Lesley Riddoch: Call ‘foul’ on football dominance

Lynsey Sharp celebrates her silver medal. Picture: Ian Rutherford
Lynsey Sharp celebrates her silver medal. Picture: Ian Rutherford
Share this article
Have your say

SADLY, after a wonderful Games, the round ball will once more take centre-stage in our unfit nation, writes Lesley Riddoch

SO farewell to the fabulous Commonwealth Games. Team Scotland broke through the psychological 50-medal barrier at the weekend, the culmination of 11 days of sporting endeavour that was theatrical in its intensity and confidence-enhancing for all involved – even couch-potato, spectating Scots.

Day after day, we could tune into Scottish, British or international TV and radio channels to discover athletes from this little country had beaten the best in the world – again.

Even Usain Bolt snapped out of his fame-isolated doldrums – inspired perhaps by the incredible 800-metre silver medallist Lynsey Sharp, whose triumph over an open wound, hospitalisation and a poor qualifying time provided a new meaning to the word tenacious and a new narrative for Scots. Perhaps we too can “Get out, be strong and commit” – as the Edinburgh lass wrote with a black marker pen on the back of her hand. Lynsey’s post-podium tweet summed up the powerful emotions circling about: “This was my everything. I love you all. Never ever give up. Always be grateful.”

“Loving everyone” is an activity normally embraced by gushing celebrities and shunned by athletic Scots. So the sincerity of that connection with spectators is hard to question. Indeed, the powerful reciprocity of feelings between the delighted, adoring crowd and the hopeful set of Scottish athletes became the story of Glasgow 2014. The crowd dared hope for success and audibly rewarded it, which in turn made it easier for Scots competitors to reach new heights of achievement.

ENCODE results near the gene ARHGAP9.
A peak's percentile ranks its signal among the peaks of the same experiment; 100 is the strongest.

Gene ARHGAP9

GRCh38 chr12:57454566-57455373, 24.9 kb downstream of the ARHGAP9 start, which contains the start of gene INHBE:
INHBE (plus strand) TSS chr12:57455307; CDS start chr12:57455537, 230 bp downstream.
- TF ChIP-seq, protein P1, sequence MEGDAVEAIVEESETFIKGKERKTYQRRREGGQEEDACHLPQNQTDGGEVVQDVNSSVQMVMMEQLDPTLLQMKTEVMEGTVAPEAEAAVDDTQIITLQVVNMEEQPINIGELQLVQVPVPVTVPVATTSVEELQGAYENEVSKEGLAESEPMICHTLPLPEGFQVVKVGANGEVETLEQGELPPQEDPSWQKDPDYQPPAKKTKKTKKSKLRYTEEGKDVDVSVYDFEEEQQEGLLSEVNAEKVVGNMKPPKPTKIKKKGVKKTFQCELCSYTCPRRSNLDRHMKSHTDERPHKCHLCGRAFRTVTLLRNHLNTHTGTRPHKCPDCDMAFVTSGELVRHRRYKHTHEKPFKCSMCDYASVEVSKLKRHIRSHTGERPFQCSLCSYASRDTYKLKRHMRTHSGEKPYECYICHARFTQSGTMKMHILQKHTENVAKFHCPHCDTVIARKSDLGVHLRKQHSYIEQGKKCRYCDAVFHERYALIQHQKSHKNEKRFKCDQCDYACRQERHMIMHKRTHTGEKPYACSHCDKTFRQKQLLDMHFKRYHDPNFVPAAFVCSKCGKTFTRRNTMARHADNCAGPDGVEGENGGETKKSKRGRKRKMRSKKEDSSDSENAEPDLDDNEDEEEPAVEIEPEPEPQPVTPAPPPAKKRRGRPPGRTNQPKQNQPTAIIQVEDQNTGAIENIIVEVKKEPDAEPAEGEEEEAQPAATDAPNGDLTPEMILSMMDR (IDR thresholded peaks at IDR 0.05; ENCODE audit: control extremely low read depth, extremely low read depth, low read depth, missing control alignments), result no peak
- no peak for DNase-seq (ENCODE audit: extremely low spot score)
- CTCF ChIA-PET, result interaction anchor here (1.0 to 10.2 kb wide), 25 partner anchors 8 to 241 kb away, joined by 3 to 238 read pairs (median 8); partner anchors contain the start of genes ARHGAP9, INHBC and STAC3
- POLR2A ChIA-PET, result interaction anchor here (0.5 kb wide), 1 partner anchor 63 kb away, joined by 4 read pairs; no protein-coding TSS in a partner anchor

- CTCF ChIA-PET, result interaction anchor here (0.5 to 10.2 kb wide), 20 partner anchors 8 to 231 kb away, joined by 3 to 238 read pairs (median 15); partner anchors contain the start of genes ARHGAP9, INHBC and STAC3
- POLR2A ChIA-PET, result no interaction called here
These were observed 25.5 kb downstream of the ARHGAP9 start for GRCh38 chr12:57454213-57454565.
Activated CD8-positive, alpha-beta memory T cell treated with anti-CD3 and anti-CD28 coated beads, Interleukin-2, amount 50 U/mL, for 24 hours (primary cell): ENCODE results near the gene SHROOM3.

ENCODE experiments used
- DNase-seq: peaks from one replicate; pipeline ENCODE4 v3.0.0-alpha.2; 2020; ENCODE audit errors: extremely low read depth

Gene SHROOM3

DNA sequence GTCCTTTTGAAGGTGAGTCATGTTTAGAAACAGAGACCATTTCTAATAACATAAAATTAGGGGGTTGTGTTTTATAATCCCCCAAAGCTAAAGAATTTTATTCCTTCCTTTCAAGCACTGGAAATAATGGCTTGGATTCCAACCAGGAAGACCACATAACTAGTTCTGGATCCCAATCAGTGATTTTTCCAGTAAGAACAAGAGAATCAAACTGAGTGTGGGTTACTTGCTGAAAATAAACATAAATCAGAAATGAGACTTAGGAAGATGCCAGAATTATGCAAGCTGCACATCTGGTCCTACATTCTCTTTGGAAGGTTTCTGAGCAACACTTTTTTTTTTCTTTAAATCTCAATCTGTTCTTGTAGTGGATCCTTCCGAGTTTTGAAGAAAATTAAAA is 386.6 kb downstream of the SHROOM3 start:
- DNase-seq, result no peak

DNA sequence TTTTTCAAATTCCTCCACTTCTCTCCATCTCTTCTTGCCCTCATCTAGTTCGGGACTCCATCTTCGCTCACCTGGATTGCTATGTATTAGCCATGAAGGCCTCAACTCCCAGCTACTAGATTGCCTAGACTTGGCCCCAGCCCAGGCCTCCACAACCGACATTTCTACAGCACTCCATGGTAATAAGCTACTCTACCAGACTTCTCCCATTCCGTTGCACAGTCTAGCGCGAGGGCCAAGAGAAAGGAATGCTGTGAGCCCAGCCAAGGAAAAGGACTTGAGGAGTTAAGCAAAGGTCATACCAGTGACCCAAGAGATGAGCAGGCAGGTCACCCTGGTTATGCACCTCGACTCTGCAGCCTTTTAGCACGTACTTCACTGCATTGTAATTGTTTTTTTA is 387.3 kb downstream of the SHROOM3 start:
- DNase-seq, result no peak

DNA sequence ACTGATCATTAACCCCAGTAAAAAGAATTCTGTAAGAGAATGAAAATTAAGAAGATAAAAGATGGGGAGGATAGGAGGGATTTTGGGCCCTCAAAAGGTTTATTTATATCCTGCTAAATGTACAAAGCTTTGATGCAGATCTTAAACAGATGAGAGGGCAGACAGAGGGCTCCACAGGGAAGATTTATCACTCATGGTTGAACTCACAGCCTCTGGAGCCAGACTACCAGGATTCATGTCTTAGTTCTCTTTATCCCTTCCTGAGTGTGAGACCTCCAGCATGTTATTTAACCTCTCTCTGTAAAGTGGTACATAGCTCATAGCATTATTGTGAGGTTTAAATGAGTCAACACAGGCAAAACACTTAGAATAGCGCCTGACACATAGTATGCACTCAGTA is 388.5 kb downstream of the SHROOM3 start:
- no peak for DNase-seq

Unlike the hype around the national football squad, where decades of hopeless belief have made little impact on the team’s lacklustre performance, this athletic feedback loop has been giddy, enlivening, immediate and fully functioning.

Which made it all the more depressing to hear the weary sound of business as usual returning to Radio Scotland sport this weekend. On Saturday, amidst skilful Commonwealth Games summarising from Richard Gordon, football reared its mundane head again. Veteran football commentator Chick Young appeared, boasting he had not watched a single live minute of the Commonwealth Games, preferring to act instead as the Games “social correspondent”, mopping up the atmosphere around the bars, streets and restaurants of the Merchant City, mocking BBC Scotland colleagues for becoming overnight experts in sports they hitherto knew nothing about (I’d call that professionalism) and announcing the “good news”: “Real sport is back – the football season started again today with Morton v Berwick Rangers.”

My heart sank, and I suspect I wasn’t alone.

Here we go back into a world where football is the only sport given prominence, air time and budget. Here we go back into a world of clichés, non-news and utterly passive viewing that inspires very little active participation. A world where “opposing” England and Scotland fans could not possibly sit side by side as they did in the Commonwealth Games arena for fear of igniting violence. A world where only men matter, women are invisible and disabled athletes are isolated or completely ignored. A boring, repetitive world with outdated values, diminishing live gates but still the lion’s share of broadcasting cash and general kudos.